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Brief Lives

Thomas Hobbes (1588-1679)

Hilarius Bogbinder looks at a man who wanted to make Peace from Warre.

“One of the greatest geniuses of the 17th Century” was how Pierre Bayle (1646-1707), a French lexicographer, described Thomas Hobbes in his Dictionnaire Historique et Critique (p.467). It is hard to argue with this assessment, even for a man who was a contemporary of Newton, Galileo, Shakespeare, and Descartes. Hobbes was born under Elizabeth I (1537-1603), and his life overlapped with Shakespeare’s (1564-1616), though the Bard was not mentioned in the philosopher’s works.

We know a lot about Hobbes, not least because he presented his story well: he wrote several autobiographies to defend himself from charges of atheism. We are fortunate that John Aubrey (1626-1697), a fellow Wiltshireman, and a friend of the philosopher, also wrote a very readable and, at times, refreshingly candid, biography of Hobbes, which recounted the thinker’s achievements as well as his many quirks. Except for Aubrey, few would be aware that Thomas Hobbes was a health fanatic, and that he was prone to singing for the sake of longevity, not to the delight of others: “He sang aloud (not that he had a very good voice, but for his health’s sake); he did believe it did his lungs good and conduced much to prolong his life” (The Life of Mr Thomas Hobbes of Malmesbury, p.352). Notwithstanding that Hobbes cared about his health, his friend reported that, “when he did drinke, he would drinke to excesse” (Ibid, p.350). His biographer also reported that the philosopher was six foot tall – at a time when the average was 5’5. He also lived to his 92nd year, at a time when life expectancy was a mere 43.

Perhaps Hobbes lived so long because he was a keen tennis player. Certainly, this sport was so central to him that he even mentioned it in his most famous book, though with a caveat: “The skill of making, and maintaining commonwealths, consisteth in certain rules, as doth arithmetic and geometry, not as tennis-play, on practice only” (Leviathan, p.136). But it is fair to say that the sporty singing drinker wanted to be known for his contributions to philosophy rather than to personal fitness. And this is, of course, how he appeals to readers half a millennium after his birth.


Hobbes is known for using the methods of geometry and the insights of the then-new physical sciences to expound a rounded system of philosophy based on a purely materialist view of the world. He may not be entirely liked: Bishop Henry Hammond wrote with horror about “Mr Hobbes’ Leviathan”, which the reverend cleric called “a farrago of Christian Atheism.” But Hobbes was always respected. Even his opponent, the German philosopher and mathematician Gottfried Wilhelm Leibniz (1646-1716), called him ‘the sharp-witted Englishman’ (Political Writings, p.118).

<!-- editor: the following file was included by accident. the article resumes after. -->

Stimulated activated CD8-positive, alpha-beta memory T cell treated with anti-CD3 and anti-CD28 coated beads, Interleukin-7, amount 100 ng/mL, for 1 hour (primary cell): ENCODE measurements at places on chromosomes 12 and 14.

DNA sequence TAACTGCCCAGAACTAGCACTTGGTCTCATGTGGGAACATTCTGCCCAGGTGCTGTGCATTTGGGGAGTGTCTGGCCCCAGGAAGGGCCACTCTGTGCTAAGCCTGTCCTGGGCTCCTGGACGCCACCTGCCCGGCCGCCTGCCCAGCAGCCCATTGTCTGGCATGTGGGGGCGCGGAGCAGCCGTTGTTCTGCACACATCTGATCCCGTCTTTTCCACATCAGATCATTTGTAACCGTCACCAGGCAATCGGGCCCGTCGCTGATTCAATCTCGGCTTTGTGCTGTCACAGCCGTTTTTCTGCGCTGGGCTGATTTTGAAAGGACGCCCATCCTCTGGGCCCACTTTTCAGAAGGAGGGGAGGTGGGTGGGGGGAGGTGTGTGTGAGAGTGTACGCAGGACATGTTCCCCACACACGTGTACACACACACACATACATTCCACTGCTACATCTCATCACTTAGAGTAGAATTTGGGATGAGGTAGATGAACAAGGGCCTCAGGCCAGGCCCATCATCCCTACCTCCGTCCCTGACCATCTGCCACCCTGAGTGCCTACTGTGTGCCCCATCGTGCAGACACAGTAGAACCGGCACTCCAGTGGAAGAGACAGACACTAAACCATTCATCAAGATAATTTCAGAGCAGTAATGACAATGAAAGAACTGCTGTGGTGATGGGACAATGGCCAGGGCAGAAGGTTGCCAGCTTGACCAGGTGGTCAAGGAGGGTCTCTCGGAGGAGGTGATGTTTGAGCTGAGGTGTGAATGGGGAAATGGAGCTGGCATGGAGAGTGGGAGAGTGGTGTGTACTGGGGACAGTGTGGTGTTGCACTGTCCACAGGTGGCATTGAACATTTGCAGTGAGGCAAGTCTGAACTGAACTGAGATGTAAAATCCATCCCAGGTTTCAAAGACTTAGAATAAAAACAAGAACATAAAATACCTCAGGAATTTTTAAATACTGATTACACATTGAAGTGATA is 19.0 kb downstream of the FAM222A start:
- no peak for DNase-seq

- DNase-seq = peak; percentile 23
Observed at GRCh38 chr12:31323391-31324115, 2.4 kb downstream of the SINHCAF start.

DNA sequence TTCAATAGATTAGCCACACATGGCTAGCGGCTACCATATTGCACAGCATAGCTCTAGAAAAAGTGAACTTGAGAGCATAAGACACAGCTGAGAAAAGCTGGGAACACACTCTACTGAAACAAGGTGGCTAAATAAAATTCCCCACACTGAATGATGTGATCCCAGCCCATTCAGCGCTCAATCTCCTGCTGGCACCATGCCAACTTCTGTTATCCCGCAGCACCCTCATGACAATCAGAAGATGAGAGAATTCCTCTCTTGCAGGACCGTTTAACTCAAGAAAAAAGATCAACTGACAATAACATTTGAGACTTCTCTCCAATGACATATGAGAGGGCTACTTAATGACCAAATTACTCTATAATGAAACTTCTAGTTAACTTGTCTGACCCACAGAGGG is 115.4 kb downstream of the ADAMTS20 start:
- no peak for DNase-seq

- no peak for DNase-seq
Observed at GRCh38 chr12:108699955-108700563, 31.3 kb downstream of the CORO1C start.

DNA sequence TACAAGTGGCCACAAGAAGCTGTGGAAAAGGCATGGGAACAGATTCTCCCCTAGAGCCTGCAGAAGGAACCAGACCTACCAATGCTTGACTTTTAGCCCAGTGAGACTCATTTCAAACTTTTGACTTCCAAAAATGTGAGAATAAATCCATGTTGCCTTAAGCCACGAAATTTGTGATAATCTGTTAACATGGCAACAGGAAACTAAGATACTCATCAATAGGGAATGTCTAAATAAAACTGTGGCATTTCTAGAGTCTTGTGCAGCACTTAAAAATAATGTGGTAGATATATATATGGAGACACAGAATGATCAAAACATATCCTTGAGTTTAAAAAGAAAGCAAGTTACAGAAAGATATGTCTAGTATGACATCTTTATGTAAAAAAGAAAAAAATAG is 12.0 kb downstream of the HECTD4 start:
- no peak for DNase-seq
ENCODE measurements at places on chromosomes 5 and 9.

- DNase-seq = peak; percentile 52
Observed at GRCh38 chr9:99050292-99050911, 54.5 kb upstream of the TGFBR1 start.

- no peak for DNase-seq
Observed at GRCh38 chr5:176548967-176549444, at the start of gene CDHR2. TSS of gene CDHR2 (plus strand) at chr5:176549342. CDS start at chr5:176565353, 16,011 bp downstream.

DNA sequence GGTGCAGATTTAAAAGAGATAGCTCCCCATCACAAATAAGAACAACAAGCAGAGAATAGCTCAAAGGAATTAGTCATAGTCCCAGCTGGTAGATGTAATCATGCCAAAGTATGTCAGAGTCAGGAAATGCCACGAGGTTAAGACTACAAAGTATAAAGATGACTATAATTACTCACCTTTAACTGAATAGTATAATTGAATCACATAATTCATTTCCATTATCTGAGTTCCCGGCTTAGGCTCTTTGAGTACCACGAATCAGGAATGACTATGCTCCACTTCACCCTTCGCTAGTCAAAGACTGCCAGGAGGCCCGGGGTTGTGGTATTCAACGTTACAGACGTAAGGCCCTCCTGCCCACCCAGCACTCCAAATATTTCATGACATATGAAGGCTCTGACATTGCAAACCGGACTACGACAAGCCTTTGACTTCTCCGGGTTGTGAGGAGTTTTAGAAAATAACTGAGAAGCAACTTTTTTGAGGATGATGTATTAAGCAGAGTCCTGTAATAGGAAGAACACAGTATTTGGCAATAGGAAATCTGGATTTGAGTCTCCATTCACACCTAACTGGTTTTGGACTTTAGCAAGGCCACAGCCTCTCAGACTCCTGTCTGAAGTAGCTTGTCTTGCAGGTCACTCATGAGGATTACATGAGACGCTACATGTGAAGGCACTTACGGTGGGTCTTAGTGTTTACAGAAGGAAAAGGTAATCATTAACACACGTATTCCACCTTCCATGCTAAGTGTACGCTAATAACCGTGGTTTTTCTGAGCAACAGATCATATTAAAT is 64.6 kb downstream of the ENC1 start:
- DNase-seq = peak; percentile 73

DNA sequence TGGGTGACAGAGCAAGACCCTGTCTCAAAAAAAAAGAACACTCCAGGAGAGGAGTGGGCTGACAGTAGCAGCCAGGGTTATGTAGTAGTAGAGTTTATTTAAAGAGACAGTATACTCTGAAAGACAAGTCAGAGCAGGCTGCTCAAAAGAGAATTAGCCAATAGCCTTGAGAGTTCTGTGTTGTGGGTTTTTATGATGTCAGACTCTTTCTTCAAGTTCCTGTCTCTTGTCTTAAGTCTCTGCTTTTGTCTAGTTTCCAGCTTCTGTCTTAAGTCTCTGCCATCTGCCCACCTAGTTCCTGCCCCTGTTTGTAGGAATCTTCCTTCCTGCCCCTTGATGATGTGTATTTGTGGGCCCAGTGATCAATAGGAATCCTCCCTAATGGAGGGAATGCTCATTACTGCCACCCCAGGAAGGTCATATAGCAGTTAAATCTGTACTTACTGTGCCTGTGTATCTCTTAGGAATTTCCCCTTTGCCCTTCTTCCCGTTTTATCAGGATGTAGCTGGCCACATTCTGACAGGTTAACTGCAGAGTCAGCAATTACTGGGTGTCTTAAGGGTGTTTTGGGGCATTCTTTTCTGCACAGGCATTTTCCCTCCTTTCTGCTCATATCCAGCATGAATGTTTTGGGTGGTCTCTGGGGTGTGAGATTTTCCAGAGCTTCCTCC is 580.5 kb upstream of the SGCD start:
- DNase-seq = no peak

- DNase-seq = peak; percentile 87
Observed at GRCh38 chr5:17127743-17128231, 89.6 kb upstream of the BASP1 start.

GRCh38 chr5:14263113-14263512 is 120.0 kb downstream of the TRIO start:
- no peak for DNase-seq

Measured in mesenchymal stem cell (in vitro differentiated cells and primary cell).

To writers of a more recent vintage, Hobbes is above all known as the author of Leviathan. It was famously in this volume that its author described life in the state of nature (that is, before civilisation) as “solidary, poor, nasty, brutish, and short” and “a time of Warre, where every man is the enemy of every man” (p.70). The simple plot of this justly famous treatise was that people should, “confer all their power and strength upon one man” – to give one man sovereign power – so that this “mortal god” is “enabled to perform the wills of them all, to [make] peace at home, and to [provide] mutual aid against their enemies abroad” (p.134).

This justification for the rule of ‘that great Leviathan’ would have been enough to secure its author a place among the great writers of Western philosophy. But Hobbes’ work goes deeper than providing an apology for rule by a strong state.

No understanding of Hobbes is complete without a bit of context. Described by the English philosopher Michael Oakeshott (1901-1990) as “the second son of an otherwise undistinguished vicar near Westport in Wiltshire” (Hobbes on Civil Association, p.15), Hobbes was fond of saying that his mother went into labour for fear of the invasion by the Spanish Armada, because she feared that “a fleet at sea/would cause our nation’s catastrophy” (Latin Verse Autobiography, lines 25-26).

Born on 5 April 1588, Thomas Hobbes went to school in the nearby town of Malmesbury, and then later to a private school run by Robert Latimer, a graduate of Oxford. The education must have been good, because before going up to Oxford himself, Hobbes translated Euripides’ play Medea from Greek into Latin.

This son of a preacher man was sent to Magdalen Hall, Oxford, to read Classics (Latin and Greek). On the recommendation of the Master of the college, he was subsequently employed as a tutor to the Earl of Devonshire. He stayed off-and-on in the employ of this nobleman and his descendants for the rest of his long life. This provided Hobbes with plenty of leisure time, and a rare opportunity for travelling abroad. It was on one of these trips that, aged about forty, he discovered Euclid’s Elements, and so, the principles of geometry. He later wrote how, he “delighted with this method, not so much because of its theorems as because of the way of reasoning.” (Prose Autobiography, p.3)